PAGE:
The Targets of Jewish Humor

The recurring characters & subjects of Jewish humor leave no part of the Jewish world unscathed.

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The other one says, "I have a simple job and it does not pay much, but I would say that it is quite a secure job."

"Ah," says the other, "and what do you do for a living?"

"Oh, I work for the shul (synagogue)," answers his interlocutor. "Every morning, at dawn, I have to go up on the roof of the shuland look all around, as far as I can, to see if the messiah is coming. The moment I see him, I will have to inform the rebbe and the president of the congregation immediately. I'll tell you the truth, my friend, it doesn't pay much, but there is plenty security!"...


In Latin America, as well as in the rest of the world, they have always picked on the rabbis and the other members of the Jewish clergy. The fol­lowing anecdote tells you about the tsuris(the painful episodes) in the life of a rabbi.

Everyone knows that there is a shortage of rabbis in Mexico. Two con­gregations in particular had been unable to find a rabbi, for years. So they decided to insert ads in newspapers, and they soon received letters from two potential candidates, who were immediately invited to Mex­ico. But unfortunately, one of them died soon after he reached Mexico City from the effects of air pollution. As a result, each of the two con­gregations claimed the remaining rabbi.

The members of one congregation were willing to follow the advice of King Solomon and cut the rabbi in two; the other agreed to let him live, just as in the biblical story of the two mothers and their child.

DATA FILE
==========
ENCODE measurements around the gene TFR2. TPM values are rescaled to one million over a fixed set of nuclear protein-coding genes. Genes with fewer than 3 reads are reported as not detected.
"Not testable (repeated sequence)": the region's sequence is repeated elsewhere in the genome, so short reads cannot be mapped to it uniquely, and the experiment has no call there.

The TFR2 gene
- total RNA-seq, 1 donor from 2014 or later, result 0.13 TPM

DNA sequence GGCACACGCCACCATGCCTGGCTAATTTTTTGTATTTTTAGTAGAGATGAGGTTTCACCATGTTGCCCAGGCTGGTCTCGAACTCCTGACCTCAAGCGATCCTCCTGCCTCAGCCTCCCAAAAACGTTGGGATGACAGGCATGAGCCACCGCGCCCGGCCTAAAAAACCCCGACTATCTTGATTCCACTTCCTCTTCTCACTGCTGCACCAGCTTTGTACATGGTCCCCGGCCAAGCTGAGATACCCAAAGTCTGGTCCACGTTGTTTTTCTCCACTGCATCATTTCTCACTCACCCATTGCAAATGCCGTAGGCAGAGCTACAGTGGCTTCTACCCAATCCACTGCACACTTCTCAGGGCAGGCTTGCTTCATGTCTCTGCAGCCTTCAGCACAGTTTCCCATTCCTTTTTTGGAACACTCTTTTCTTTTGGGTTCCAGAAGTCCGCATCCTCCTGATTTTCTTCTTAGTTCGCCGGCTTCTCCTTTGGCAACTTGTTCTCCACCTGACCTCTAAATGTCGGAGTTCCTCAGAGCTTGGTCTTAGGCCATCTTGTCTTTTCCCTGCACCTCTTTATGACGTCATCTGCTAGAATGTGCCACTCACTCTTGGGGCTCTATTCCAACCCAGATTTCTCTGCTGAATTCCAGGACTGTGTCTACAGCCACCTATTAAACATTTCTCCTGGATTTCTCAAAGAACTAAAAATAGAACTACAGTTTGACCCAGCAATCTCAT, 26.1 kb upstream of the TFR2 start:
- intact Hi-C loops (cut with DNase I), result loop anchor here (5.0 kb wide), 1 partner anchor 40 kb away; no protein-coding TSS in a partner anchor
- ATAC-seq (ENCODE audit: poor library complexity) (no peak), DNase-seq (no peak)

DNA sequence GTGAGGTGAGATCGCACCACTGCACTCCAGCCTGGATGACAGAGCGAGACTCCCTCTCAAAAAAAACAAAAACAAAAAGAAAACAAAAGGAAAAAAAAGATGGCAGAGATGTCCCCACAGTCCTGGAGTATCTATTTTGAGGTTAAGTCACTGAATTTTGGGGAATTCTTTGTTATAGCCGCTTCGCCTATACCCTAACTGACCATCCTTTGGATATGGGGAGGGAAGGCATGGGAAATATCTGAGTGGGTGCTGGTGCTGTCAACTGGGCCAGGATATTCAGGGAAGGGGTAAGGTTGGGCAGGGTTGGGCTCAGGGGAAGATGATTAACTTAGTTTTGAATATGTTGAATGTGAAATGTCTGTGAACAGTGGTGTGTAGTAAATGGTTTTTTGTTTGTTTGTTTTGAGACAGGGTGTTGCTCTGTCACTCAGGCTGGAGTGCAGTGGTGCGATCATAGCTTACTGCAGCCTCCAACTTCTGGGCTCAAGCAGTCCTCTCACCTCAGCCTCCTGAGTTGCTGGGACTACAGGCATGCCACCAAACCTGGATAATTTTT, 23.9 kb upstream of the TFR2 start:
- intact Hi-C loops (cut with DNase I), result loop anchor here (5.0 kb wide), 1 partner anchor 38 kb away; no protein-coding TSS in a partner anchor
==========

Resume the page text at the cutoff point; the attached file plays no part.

What did they do? They consulted the Beit Din [rabbinical court] of Mexico City. The judges heard the case and decided: "The remaining rabbi must go to the first congregation--the one whose members wanted to cut him in two--because that is, indeed, the fate awaiting all rabbis."


Women have always played an important role in the Jewish commu­nity, even when it was not officially recognized. Of course, the situation is much different today, but many are still not willing to acknowledge it. So, women have been campaigning for equal rights.

The mayor of Ra'anana [a town in Israel] was inspecting a public building site, accom­panied by his wife, when one of the construction workers called to the mayor's wife and said, "How are you, Dinah?" and she answered, "Good to see you, David." And she continued to chat with the worker for a few minutes.

After the mayor had completed his inspection, he asked his wife, "How do you know this man?" "Ah," she said, "he was my sweet­heart in high school. He even proposed to me, many years ago."

The husband laughed and said, "You should be grateful to me, then, for if I had not come along, you would be the wife of a con­struction worker, instead of being married to the mayor of the city."

"Not at all," said the wife. "If I had married him, he would now be the mayor of this city!"

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Rabbi Leo M. Abrami served as the spiritual leader at Beth Emeth Congregation in Sun City West from 2002 to 2006.